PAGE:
Scientists have come up with an interesting way for cane toads to wipe themselves out.
Scientists have come up with an interesting way for cane toads to wipe themselves out.

Cane toads could shag themselves out of existence

AUSTRALIA'S most loathsome residents could be living on borrowed time with a scientific development offering hope cane toads will eventually breed themselves out of existence.

A new gene-editing technology developed by scientists at MIT, known as a "W-shredder" gene drive, is being investigated for its potential in controlling pest species.

The technology works in species in which females carry a W-chromosome - including birds, butterflies and cane toads.

The edited genes would mean the mutant toads produce only sons, eventually leading to an entirely male population that breeds itself into oblivion.

University of Melbourne biologist Luke Holman created a computer program to model what might happen if a group of gene-edited toads was turned loose.

"It chops up the W-chromosome, so they can't have daughters," he said.

"Those sons go on to mate with more females and make more male-only offspring."

Dr Holman's simulation used an assumed population of 100,000.

"Assuming you design it in a certain way, it should work very effectively," he said.

In the best-case scenario, releasing just 20 gene-edited toads could wipe out that population in nine generations, or about nine years.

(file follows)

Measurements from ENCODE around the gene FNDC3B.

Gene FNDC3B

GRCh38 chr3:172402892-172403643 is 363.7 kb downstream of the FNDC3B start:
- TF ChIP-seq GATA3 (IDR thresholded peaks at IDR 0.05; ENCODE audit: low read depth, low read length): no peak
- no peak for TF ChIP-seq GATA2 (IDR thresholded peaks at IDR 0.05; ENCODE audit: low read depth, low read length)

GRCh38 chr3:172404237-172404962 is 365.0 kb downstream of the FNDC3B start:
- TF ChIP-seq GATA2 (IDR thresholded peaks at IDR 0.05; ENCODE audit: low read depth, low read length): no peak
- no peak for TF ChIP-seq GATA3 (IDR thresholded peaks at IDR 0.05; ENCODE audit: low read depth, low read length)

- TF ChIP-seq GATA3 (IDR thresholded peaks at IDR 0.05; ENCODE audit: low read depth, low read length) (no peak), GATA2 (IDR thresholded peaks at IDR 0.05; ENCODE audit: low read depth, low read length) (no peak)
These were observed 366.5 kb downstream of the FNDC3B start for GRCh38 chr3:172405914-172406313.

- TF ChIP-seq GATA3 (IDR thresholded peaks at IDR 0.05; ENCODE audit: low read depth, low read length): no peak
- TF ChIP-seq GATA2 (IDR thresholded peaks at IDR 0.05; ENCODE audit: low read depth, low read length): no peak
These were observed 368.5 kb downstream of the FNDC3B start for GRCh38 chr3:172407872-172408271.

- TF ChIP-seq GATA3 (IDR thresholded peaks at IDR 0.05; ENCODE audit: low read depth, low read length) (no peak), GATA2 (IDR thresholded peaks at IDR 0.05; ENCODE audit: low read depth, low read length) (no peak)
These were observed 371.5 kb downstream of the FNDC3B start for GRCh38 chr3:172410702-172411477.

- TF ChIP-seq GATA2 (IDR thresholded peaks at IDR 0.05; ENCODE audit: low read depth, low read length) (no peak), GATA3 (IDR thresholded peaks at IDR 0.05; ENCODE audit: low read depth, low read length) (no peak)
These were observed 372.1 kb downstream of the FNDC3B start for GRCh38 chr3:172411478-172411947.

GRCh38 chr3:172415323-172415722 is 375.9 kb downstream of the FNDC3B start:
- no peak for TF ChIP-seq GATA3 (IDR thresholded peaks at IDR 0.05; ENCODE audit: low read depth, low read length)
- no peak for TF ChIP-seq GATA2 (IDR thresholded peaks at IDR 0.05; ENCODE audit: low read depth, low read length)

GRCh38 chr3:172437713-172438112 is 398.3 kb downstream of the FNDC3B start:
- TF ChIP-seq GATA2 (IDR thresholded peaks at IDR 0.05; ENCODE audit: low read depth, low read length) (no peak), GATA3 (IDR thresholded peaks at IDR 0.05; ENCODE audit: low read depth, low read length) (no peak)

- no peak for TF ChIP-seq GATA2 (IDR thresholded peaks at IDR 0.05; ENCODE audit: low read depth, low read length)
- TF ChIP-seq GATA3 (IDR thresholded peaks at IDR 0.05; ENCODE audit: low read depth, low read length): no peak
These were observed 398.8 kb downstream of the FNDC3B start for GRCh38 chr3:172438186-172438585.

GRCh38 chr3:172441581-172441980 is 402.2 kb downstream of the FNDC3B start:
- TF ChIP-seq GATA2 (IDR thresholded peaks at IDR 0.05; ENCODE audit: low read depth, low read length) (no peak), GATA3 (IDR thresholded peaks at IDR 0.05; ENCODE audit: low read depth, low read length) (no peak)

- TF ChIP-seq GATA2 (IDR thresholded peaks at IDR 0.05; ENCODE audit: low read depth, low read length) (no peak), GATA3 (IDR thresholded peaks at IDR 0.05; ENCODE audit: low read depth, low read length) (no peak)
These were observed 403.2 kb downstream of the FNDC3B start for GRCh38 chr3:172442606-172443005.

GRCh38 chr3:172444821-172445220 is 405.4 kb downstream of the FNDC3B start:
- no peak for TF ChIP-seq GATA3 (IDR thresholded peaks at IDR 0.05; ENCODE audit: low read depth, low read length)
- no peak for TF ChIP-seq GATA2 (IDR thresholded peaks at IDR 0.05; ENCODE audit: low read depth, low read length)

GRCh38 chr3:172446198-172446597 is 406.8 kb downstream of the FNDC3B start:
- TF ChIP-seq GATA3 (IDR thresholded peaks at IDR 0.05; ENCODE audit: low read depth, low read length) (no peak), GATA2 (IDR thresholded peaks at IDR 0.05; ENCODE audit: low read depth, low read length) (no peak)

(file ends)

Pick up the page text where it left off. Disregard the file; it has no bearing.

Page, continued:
However because the technology is so effective, it comes with a warning.

While cane toads are unwelcome invaders in Australia, a single toad in the wrong place could destroy native populations.

"If someone accidentally released (a gene-edited toad) in South America … it could be really hard to control," Dr Holman said.

"There is a lot of interest using this technology to control nasty species … but it comes with a lot of ethical and safety concerns."

However Australia's geographical isolation made it the ideal location to try out the new technology, he said.

In 2017, scientists at the University of Sydney and Macquarie University showed Territory cane toads were some of the friendliest around.

The study at the "invasion front" showed they were more likely to seek out their amphibian friends than toads in more established populations.

Lead author Jodie Gruber hypothesised at the time that invasion-front toads hung out to learn from each other.



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